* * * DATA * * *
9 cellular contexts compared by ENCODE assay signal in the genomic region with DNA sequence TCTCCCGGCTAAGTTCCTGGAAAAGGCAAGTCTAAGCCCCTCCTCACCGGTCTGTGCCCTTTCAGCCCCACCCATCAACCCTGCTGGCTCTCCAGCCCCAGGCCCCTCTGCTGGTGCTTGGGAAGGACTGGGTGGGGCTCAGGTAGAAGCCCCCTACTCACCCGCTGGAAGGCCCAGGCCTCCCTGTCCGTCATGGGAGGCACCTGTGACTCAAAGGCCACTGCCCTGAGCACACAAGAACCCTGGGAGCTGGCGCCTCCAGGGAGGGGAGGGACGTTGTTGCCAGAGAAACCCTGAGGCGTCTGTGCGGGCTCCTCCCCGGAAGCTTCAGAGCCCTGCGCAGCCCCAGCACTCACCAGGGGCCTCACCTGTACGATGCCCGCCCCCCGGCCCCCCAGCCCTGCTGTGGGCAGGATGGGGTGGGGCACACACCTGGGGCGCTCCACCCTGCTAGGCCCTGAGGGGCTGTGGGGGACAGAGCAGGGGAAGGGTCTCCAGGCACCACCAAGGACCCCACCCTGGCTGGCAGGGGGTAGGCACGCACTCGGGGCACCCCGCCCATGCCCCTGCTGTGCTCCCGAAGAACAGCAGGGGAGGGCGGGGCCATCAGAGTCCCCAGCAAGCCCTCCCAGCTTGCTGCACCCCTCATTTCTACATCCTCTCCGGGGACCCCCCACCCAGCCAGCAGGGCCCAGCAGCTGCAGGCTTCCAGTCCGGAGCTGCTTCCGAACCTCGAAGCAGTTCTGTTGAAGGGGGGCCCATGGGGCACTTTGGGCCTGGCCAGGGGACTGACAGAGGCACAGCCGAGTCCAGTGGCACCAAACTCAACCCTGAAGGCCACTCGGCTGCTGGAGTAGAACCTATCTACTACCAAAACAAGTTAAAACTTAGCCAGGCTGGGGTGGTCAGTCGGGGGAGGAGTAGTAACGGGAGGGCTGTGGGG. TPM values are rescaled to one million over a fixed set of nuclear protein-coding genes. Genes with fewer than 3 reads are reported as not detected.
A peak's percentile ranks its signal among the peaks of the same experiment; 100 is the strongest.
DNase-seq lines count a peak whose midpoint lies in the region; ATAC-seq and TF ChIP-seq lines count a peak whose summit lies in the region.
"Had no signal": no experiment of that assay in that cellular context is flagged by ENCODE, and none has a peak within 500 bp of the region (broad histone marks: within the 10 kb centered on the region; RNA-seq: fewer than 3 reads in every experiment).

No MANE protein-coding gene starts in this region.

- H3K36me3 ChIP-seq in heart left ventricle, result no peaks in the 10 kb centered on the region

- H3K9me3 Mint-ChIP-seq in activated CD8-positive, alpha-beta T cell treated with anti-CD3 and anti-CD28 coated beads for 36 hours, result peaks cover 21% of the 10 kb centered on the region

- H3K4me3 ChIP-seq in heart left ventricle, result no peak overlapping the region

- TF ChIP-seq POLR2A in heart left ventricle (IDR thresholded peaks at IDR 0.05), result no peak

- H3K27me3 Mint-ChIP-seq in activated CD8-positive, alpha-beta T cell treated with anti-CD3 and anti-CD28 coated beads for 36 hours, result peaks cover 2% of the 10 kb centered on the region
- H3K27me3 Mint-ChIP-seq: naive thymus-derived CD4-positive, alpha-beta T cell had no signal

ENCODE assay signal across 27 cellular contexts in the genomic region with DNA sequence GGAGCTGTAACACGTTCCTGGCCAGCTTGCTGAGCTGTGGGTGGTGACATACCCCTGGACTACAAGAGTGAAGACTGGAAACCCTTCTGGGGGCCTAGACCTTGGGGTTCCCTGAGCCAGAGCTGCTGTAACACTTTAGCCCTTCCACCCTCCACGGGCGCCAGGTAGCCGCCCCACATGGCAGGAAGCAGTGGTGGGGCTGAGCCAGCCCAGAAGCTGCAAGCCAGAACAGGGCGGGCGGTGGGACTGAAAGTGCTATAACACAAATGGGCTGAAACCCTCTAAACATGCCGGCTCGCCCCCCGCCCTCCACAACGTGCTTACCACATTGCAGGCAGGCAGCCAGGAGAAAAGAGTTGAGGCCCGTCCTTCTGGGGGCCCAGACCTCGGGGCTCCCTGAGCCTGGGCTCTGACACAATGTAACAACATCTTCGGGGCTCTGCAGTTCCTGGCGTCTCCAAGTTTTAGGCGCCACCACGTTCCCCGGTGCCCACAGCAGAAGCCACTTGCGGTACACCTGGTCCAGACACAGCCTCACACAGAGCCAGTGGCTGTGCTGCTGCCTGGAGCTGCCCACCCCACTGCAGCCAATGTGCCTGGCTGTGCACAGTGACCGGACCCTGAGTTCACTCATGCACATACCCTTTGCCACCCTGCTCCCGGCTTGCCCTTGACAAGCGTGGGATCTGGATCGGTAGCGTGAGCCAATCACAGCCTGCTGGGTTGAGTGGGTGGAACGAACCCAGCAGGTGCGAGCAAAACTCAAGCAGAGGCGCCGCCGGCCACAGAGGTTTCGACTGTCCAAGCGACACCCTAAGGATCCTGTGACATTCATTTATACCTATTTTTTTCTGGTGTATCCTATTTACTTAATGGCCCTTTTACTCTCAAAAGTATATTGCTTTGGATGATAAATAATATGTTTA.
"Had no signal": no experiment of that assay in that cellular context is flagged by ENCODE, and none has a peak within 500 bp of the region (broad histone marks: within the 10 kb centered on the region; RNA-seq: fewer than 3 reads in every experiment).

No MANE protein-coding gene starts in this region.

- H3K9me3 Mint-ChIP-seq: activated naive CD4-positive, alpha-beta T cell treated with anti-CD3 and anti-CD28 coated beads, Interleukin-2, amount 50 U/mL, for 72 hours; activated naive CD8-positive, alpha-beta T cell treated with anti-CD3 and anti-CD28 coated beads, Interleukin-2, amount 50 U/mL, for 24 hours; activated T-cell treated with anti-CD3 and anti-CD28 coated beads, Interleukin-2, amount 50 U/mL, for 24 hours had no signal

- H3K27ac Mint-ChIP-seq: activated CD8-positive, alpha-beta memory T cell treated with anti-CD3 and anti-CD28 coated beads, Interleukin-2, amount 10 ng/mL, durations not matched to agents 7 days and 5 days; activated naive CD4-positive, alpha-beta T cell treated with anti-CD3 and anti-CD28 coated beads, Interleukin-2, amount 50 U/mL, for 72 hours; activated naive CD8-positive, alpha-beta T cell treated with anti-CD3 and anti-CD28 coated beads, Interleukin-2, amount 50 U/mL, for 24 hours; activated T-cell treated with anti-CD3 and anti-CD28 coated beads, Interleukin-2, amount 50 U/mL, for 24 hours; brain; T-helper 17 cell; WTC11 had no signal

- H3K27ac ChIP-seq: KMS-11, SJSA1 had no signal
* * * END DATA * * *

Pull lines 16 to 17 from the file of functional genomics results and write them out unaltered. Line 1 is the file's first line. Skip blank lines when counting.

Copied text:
- H3K27ac Mint-ChIP-seq: activated CD8-positive, alpha-beta memory T cell treated with anti-CD3 and anti-CD28 coated beads, Interleukin-2, amount 10 ng/mL, durations not matched to agents 7 days and 5 days; activated naive CD4-positive, alpha-beta T cell treated with anti-CD3 and anti-CD28 coated beads, Interleukin-2, amount 50 U/mL, for 72 hours; activated naive CD8-positive, alpha-beta T cell treated with anti-CD3 and anti-CD28 coated beads, Interleukin-2, amount 50 U/mL, for 24 hours; activated T-cell treated with anti-CD3 and anti-CD28 coated beads, Interleukin-2, amount 50 U/mL, for 24 hours; brain; T-helper 17 cell; WTC11 had no signal

- H3K27ac ChIP-seq: KMS-11, SJSA1 had no signal